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Speaker spotlight: Dr James Riley and Yvonne Salmon

Dr James Riley is College Lecturer and Fellow in English at Girton College, Cambridge. He writes on modern and contemporary literature and blogs at www.residual-noise.blogspot.co.ukYvonne Salmon is an affiliated university lecturer with the Faculty of Law and Department of Land Economy, and is a member of Cambridge University English Faculty. She writes on law, literature and visual culture. They will both be speaking at the event The alchemical landscape on 24 October 2015.

An increasing number of writers, artists and filmmakers are re-investing the landscape with esoteric and mythic imagery. From the revival of ‘Folk Horror’ to the crossover between magical and artistic practice, this ‘enchanted’ representation of the countryside works as both a link to the past and an articulation of pressing contemporary concerns. Launched at the University of Cambridge in March 2015, The Alchemical Landscape is an ongoing research project that uses public events, publications and artworks to explore the implications of this ‘geographic turn’.

At this year’s Festival of Ideas the project directors Yvonne Salmon and James Riley will be presenting a talk – or rather ‘Field Guide’ – to this uncanny territory.   

CFI: What exactly is being ‘revived’ by the artists you study?

YS: In essence, a visionary – if not mystical – understanding of the environment. The link between landscape and magical thought is, of course, ancient: seasonal observances, ritual practices and any number of festive traditions work as points of mediation between human consciousness and ‘nature’ (broadly understood). We’re not claiming this connection as part of a ‘new’, hitherto unknown, cultural current. Rather, we’re interested in contemporary artists who draw on this resonant history in order to prioritise representations of the rural, where we might expect to find engagements with urban space and associated contexts of ‘modernity’. Examples would be Iain Sinclair who in his study of John Clare, Edge of the Orison (2005) turned his psychogeographic gaze from the density of London to the Essex flatlands. Patrick Keiller does something similar in his film Robinson in Ruins (2010). After interrogating urban and industrial spaces in London (1994) and Robinson in Space (1997) he has his title character disappear in the countryside in an attempt to commune with “non-human intelligences”.  Basically, The Alchemical Landscape begins where Jez Butterworth’s play Jerusalem (2009) ends. Keeping in mind ‘Rooster’ Byron’s extraordinary exhortation to the gods of the earth, the project looks for artists working in a similar mode and considers the effects – creative, aesthetic and political – of such an invocation.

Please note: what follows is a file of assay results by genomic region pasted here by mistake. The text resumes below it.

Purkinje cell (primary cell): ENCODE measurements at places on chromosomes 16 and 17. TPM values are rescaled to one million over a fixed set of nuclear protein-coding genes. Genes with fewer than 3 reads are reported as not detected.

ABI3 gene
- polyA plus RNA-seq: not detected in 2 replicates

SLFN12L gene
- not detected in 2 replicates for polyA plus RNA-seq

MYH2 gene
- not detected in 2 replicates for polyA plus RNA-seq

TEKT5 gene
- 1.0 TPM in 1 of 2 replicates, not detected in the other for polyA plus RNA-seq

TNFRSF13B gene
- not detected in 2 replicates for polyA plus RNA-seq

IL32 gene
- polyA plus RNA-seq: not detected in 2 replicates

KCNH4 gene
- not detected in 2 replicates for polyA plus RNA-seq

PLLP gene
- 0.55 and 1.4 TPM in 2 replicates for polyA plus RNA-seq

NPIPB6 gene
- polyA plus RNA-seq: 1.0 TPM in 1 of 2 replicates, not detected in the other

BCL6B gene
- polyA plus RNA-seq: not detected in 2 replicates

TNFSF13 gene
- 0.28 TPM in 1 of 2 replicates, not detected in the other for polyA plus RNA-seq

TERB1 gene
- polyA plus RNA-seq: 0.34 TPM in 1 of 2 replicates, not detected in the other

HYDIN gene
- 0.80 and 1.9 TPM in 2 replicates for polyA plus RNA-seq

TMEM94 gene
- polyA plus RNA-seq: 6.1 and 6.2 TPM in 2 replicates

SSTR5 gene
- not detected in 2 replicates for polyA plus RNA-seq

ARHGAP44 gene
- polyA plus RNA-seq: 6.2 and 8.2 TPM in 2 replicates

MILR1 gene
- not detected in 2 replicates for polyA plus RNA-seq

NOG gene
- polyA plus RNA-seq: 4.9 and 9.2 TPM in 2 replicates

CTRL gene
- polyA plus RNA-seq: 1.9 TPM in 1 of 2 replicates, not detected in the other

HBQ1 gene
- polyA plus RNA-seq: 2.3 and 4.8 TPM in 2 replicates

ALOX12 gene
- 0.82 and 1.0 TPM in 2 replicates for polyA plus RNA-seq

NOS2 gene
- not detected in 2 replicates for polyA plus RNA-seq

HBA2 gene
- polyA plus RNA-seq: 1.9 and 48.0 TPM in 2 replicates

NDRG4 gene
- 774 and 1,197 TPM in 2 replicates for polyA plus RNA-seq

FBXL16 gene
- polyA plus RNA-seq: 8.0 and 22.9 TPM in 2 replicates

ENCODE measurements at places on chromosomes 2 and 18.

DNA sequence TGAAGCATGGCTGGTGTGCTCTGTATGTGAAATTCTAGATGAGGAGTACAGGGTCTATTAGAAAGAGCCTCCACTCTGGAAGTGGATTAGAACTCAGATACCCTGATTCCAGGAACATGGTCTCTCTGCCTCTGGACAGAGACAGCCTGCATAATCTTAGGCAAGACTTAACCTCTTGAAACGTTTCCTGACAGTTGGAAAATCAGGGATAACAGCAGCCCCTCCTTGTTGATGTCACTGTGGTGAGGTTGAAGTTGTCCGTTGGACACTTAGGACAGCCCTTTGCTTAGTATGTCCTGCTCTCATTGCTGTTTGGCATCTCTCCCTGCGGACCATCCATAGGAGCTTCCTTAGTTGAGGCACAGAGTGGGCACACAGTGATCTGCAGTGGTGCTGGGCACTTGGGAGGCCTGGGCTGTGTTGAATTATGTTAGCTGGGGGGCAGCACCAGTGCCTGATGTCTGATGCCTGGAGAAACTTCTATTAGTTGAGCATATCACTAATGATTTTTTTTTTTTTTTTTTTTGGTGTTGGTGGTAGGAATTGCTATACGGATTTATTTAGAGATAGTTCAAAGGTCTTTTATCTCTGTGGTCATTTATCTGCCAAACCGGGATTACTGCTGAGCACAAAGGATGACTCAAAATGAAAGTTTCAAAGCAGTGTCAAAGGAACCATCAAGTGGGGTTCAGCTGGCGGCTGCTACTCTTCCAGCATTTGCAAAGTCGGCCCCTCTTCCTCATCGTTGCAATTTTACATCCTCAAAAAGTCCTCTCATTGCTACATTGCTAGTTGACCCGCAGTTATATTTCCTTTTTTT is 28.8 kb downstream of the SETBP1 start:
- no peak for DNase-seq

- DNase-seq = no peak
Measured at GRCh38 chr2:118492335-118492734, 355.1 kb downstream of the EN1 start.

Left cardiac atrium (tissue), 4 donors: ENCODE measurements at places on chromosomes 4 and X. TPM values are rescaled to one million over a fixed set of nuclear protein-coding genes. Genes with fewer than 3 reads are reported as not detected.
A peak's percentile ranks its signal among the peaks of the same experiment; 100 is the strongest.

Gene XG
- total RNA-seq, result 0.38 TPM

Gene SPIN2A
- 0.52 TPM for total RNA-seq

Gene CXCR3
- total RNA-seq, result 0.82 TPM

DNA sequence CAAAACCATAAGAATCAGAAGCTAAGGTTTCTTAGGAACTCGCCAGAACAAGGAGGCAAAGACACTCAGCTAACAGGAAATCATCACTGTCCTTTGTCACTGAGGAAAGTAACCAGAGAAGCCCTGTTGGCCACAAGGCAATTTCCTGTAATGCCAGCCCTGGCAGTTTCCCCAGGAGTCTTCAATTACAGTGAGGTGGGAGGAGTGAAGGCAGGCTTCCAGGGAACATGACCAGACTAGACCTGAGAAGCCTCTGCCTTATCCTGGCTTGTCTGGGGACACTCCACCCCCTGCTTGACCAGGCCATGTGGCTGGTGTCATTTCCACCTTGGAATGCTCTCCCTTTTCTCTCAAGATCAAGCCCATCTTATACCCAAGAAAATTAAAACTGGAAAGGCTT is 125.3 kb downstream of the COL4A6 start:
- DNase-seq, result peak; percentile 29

JR: I see this trend as representing, in part, a revival of interest in the work of authors such as John Michell. His The View Over Atlantis (1969) did much to promote public interest in ley lines, sacred geometry and other ‘earth mysteries’. Michell’s work along with that of T.C Lethbridge and Nigel Pennick has its own extensive cultural history. My point of interest lies in the use made of these ideas by a pre and post millennial generation of writers and musicians. That’s to say, what’s going on when Julian Cope puts together a double album of psychedelic rock dedicated to Lethbridge, featuring Colin Wilson and which uses dowsing as a central theme?    

CFI: Why do you think there has been such a revival?

JR: Environmental change. Consciously or not, much of the material we’ve been thinking about deals with the close intersection between ecology and psychology. All the ghosts that appear in works such as Chris Lambert’s Tales from the Black Meadow (2013) seem to be the spectral residue of a lost pastoral space. Certainly, the closer we move to the conditions of John Barr’s Derelict Britain (1969), the more this type of work is produced.